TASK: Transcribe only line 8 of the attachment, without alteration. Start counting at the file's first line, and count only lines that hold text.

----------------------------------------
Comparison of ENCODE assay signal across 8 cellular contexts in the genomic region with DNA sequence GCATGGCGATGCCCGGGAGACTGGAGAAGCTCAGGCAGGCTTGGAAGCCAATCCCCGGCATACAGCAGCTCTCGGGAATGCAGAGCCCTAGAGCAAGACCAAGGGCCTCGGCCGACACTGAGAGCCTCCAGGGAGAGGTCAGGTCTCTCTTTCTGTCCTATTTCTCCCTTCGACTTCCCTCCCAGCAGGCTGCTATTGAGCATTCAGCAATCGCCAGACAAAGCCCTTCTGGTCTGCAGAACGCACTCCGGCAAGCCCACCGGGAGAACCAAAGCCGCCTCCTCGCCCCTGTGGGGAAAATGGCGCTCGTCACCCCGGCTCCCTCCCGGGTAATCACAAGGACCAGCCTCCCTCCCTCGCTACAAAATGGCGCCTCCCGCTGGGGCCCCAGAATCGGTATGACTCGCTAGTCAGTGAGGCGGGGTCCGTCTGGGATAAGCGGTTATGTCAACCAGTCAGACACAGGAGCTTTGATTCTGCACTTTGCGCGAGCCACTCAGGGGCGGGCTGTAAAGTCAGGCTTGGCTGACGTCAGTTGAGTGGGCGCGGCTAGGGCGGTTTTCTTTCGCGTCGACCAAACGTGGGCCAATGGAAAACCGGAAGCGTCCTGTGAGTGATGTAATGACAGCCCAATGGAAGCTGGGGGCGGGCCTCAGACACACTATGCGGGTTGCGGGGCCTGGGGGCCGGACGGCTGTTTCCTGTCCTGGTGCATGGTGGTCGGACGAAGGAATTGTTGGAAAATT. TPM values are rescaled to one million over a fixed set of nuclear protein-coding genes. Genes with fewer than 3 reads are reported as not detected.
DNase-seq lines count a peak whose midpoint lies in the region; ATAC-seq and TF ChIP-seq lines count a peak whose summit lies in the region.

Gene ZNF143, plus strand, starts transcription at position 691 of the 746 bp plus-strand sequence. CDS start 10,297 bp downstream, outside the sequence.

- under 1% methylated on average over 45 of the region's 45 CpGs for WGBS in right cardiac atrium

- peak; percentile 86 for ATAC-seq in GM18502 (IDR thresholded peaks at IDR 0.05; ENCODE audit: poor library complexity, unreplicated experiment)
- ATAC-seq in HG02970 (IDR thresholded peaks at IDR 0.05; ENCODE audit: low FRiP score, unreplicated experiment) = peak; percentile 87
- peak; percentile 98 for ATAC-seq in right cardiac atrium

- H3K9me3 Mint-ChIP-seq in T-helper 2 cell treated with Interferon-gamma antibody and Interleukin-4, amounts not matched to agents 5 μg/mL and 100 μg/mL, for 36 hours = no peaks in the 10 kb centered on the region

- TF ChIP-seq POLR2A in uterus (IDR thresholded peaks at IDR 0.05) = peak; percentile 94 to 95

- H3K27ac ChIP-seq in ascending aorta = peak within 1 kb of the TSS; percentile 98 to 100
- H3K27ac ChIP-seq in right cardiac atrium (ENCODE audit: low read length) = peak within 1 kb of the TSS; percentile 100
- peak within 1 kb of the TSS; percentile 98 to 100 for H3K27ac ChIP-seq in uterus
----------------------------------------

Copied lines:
- H3K9me3 Mint-ChIP-seq in T-helper 2 cell treated with Interferon-gamma antibody and Interleukin-4, amounts not matched to agents 5 μg/mL and 100 μg/mL, for 36 hours = no peaks in the 10 kb centered on the region